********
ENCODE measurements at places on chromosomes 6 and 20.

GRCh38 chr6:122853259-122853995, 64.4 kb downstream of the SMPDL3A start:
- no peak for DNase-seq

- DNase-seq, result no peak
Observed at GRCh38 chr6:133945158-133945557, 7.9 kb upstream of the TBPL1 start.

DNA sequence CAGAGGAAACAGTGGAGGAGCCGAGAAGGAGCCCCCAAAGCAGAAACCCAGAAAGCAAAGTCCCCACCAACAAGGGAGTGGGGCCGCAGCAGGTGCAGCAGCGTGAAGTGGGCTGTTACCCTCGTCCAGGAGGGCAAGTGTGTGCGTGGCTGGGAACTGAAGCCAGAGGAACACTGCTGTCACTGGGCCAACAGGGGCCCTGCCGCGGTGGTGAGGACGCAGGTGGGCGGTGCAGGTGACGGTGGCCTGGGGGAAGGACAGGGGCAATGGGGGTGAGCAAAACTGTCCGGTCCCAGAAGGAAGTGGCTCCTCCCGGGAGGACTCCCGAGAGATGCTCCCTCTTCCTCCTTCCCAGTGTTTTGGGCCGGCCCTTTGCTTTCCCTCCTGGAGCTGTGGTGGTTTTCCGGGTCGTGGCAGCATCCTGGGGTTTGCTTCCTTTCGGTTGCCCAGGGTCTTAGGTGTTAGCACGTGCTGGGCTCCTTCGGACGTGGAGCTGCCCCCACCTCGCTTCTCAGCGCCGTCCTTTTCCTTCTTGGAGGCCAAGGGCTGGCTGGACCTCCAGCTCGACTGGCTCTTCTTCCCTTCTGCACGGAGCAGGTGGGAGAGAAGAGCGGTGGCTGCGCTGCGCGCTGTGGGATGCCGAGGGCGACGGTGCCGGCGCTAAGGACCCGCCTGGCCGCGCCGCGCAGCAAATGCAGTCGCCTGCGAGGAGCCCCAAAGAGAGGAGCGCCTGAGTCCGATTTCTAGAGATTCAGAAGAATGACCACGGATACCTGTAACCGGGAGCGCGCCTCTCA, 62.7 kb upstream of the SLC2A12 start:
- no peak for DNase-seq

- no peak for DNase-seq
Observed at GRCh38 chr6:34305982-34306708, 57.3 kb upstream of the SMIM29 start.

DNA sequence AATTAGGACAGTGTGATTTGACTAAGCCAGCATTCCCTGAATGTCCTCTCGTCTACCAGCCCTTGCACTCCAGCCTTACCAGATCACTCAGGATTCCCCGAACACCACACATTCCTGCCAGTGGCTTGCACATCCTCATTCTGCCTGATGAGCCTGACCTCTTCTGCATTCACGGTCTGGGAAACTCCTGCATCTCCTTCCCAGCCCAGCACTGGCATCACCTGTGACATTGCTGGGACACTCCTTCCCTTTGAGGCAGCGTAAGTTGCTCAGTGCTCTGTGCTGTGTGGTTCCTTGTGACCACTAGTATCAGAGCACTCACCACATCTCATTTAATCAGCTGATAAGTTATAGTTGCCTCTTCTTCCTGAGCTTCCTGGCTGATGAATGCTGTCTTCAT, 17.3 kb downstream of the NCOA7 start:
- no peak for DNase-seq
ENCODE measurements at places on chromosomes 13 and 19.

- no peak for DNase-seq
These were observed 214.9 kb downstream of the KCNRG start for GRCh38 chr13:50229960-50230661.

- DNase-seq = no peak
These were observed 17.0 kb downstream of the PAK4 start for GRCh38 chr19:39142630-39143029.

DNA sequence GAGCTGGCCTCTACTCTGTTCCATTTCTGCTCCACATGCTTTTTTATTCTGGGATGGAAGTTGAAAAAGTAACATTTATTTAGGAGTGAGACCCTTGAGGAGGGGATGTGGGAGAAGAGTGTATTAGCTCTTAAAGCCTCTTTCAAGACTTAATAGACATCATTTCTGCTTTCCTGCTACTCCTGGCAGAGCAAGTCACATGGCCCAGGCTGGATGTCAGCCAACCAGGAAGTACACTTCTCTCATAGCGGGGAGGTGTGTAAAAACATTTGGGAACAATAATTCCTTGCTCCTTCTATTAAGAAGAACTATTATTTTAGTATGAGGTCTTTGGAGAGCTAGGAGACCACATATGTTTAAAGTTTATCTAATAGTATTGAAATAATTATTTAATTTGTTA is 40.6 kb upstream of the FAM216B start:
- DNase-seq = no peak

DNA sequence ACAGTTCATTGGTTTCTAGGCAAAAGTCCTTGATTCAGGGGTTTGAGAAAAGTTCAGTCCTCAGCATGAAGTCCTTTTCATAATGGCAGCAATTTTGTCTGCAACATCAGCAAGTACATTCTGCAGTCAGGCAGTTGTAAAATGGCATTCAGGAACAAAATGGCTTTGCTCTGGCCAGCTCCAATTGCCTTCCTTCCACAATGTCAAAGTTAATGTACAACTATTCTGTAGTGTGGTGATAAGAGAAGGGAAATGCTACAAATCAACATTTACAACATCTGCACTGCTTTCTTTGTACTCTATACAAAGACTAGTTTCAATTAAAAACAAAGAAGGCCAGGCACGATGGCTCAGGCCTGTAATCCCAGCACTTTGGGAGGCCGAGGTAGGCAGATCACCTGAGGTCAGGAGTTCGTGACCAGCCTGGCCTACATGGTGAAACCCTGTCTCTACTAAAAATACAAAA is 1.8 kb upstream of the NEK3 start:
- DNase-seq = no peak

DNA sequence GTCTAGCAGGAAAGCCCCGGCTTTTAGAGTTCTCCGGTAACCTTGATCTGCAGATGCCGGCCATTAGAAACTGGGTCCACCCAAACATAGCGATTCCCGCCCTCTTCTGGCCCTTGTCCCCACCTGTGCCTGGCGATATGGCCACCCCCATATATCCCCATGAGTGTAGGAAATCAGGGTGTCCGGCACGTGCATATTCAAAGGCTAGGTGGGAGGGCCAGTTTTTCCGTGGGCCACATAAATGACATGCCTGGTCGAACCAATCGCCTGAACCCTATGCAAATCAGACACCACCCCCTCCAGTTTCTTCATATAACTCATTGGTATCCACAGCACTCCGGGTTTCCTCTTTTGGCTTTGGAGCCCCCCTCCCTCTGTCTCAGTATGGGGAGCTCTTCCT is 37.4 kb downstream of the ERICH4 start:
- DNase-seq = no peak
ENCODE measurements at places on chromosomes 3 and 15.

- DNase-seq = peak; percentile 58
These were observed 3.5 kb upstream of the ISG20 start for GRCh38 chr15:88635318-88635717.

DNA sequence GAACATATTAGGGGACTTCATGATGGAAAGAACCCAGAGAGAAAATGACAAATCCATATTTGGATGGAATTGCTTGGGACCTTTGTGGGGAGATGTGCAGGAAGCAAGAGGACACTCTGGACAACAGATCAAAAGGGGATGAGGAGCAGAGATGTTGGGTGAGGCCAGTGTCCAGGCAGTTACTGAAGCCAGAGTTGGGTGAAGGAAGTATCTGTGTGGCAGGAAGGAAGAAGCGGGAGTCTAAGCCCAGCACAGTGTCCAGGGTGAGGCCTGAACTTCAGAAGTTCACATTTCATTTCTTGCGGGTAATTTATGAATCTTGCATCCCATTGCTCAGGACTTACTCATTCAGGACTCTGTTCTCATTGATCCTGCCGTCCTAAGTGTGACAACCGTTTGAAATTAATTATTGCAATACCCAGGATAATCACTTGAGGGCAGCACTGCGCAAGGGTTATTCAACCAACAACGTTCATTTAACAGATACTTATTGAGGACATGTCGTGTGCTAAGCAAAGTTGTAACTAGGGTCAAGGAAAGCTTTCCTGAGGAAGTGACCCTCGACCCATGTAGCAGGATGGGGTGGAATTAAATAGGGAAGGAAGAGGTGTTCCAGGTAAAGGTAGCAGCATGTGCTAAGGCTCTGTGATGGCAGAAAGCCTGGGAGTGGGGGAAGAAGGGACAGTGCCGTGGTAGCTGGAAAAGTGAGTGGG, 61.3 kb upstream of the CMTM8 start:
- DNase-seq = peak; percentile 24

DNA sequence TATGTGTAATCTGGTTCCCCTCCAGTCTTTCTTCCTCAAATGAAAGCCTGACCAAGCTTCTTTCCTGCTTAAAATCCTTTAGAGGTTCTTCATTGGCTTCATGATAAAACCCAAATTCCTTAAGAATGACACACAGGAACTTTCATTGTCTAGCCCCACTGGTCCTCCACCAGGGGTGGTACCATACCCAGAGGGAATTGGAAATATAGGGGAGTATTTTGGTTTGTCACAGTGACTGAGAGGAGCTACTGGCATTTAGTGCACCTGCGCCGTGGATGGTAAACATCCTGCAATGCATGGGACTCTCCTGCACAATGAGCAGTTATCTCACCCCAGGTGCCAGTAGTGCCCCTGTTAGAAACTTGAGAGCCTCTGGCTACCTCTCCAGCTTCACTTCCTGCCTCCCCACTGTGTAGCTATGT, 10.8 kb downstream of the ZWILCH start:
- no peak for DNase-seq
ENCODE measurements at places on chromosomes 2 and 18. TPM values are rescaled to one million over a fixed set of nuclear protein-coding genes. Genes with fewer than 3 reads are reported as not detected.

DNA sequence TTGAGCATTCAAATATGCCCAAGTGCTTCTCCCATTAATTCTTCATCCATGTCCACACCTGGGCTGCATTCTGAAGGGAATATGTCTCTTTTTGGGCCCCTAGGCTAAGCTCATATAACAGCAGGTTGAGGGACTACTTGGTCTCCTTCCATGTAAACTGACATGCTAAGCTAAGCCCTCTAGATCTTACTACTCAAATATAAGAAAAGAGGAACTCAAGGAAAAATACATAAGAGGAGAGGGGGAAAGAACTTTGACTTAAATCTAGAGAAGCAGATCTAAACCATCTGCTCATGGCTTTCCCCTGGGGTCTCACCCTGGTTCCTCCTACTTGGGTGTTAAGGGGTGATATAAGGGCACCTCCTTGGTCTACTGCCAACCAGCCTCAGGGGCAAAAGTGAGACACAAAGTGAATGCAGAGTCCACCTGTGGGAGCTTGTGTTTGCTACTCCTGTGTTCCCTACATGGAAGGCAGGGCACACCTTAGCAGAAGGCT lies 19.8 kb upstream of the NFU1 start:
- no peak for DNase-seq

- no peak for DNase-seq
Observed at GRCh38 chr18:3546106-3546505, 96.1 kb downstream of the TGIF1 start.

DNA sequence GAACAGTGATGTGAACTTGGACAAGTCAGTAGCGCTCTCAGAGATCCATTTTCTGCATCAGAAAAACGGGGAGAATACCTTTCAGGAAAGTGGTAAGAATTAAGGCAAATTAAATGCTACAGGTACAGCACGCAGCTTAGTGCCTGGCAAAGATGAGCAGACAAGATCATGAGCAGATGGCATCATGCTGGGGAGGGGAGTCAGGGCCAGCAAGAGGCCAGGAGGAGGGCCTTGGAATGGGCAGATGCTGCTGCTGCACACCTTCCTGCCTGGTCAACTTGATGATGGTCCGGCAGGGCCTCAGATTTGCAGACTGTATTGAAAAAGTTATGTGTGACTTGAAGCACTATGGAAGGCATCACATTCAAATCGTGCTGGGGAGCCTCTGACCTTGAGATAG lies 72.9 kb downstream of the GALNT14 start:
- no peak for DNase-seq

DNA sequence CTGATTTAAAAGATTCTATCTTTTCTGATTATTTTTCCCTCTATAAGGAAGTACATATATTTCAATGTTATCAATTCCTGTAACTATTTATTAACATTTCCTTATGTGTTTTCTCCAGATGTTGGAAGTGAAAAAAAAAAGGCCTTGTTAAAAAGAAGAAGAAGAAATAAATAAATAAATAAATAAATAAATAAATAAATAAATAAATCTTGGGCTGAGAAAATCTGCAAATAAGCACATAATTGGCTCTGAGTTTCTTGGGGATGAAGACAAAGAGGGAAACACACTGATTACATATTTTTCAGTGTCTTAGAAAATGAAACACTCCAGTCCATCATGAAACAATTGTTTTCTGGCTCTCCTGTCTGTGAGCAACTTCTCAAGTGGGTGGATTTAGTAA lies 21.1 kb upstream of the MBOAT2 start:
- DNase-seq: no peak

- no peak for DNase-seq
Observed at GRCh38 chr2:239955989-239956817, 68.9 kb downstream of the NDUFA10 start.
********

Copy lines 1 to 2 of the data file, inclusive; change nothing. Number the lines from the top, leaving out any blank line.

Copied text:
ENCODE measurements at places on chromosomes 6 and 20.

GRCh38 chr6:122853259-122853995, 64.4 kb downstream of the SMPDL3A start: